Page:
Solar panel temperature coefficient sounds pretty complicated, doesn’t it?
We’re going to do our best to show you that this solar panel info isn’t as mind numbing as it might sound.
We’re also going to provide you with some standard solar cell temperature coefficient percentages so you can get an idea of what type of performance you should expect from your solar modules.
First, however, we should probably get a few basic facts out of the way regarding solar panels and temperature.
The first thing to know about solar electric panels and heat is that they do not play well together.
This can seem a little contradictory until we remember that it is actually the light of the sun and not the heat that is used to create electricity through the photovoltaic effect.
As the air temperature rises and a solar panel heats up, the panel has more difficulty doing its job and the power output of the solar module actually decreases.
(It’s a different story for a solar hot water heater which loves the heat and doesn’t lose any efficiency due to high temperatures.)
When you are choosing a solar panel company for your solar panel installation, you can find out how well the company’s panels perform in the heat by looking for the Maximum Power Temperature Coefficient in the solar panel specifications.
This solar panel temperature coefficient is usually expressed as a percentage per degree Celsius (% per degree C). This means that the temperature coefficient indicates what percentage the solar module’s output power will decrease for every degree Celsius the temperature of the solar cells rises above 25°C.
Let’s look at a specific example using the Sharp NT-175U1 solar module to make this a little more clear:
The Maximum Power Temperature Coefficient listed for Sharp solar panels is -0.49% per °C.
This means that the 175 Watt NT-175U1 would lose 0.49% of its power output for every degree above 25°C the solar cells heated up. This would equal a loss of 0.86 Watts (0.49% x 175 Watts) of power output for each degree.
That doesn’t sound like too much, but it can really add up. Remember that it is not the temperature of the air that is being measured but rather the temperature of the solar cells in the panel. A dark solar panel up on a roof can reach temperatures of 70°C on a hot day!
If our trusty Sharp NT-175U1 reached 70°C its power output would be reduced by 38.7 Watts and instead of a panel producing 175 Watts we would have a panel producing only 136.3 Watts. That is a reduction of over 22%!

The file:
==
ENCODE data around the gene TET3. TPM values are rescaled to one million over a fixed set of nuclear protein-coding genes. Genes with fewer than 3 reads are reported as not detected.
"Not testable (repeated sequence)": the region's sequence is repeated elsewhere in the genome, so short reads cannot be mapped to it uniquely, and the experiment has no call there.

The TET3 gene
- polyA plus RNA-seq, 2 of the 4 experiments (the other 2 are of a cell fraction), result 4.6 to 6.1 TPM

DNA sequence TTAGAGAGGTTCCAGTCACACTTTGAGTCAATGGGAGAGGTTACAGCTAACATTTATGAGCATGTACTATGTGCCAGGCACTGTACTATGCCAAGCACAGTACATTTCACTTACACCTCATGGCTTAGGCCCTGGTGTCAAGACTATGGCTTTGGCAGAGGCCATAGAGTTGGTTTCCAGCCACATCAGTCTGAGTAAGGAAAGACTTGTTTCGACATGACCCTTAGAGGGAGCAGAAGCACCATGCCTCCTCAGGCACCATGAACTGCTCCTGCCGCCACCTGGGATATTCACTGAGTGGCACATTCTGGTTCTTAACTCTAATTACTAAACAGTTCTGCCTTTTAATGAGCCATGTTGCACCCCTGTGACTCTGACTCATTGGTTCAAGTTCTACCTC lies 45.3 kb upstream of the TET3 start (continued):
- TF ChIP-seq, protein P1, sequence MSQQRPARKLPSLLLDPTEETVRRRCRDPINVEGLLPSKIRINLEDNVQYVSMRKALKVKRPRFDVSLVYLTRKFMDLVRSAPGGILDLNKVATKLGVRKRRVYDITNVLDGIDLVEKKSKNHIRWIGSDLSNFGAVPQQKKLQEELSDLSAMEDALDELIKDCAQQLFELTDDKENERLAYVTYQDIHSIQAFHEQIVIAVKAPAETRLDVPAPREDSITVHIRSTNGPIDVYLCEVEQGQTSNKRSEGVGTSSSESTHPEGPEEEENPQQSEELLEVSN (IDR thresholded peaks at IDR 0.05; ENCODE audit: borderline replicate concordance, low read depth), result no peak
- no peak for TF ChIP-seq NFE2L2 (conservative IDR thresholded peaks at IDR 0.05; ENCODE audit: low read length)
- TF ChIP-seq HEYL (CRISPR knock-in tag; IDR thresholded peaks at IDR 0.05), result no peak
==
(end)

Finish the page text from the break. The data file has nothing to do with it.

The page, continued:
Another important fact to remember is that thin film solar panels lose less of their power output as their temperature rises. This helps to make up for the lower overall efficiency levels of thin film panels.
And just to make things a little more complicated, you should know that there are actually some other solar temperature coefficient specifications for panels besides the Maximum Power spec we’ve discussed here.
These additional solar panel temperature coefficient specs are:
- Open-Circuit Voltage Temperature Coefficient This measures the change in the solar panel’s open-circuit voltage due to an increase in temperature.
- Short-Circuit Current Temperature Coefficient This measures the change in the solar module’s short-circuit current as solar cell temperature increases.
Getting back to the Maximum Power Temperature Coefficient, let’s look at the range you can expect from different solar panel brands.
As mentioned earlier, thin film panels do relatively well under hot conditions. Many of these panels only lose about a quarter of a percent of power output per °C increase in cell temperature. Examples of thin film temperature coefficients include:
- Unisolar -0.21 (%/°C)
- First Solar -0.25 (%/°C)
- Kaneka -0.26 (%/°C)
Examples of temperature coefficient specs for crystalline solar panels include:
- Sunpower -0.38 (%/°C)
- Mitsubishi -0.45 (%/°C)
- Suntech -0.47 (%/°C)
- Sharp -0.49 (%/°C)
Keep an eye on the solar panel temperature coefficient numbers if you’re thinking about a solar installation. You’ll get a better idea of how much power your panels will produce in the real world.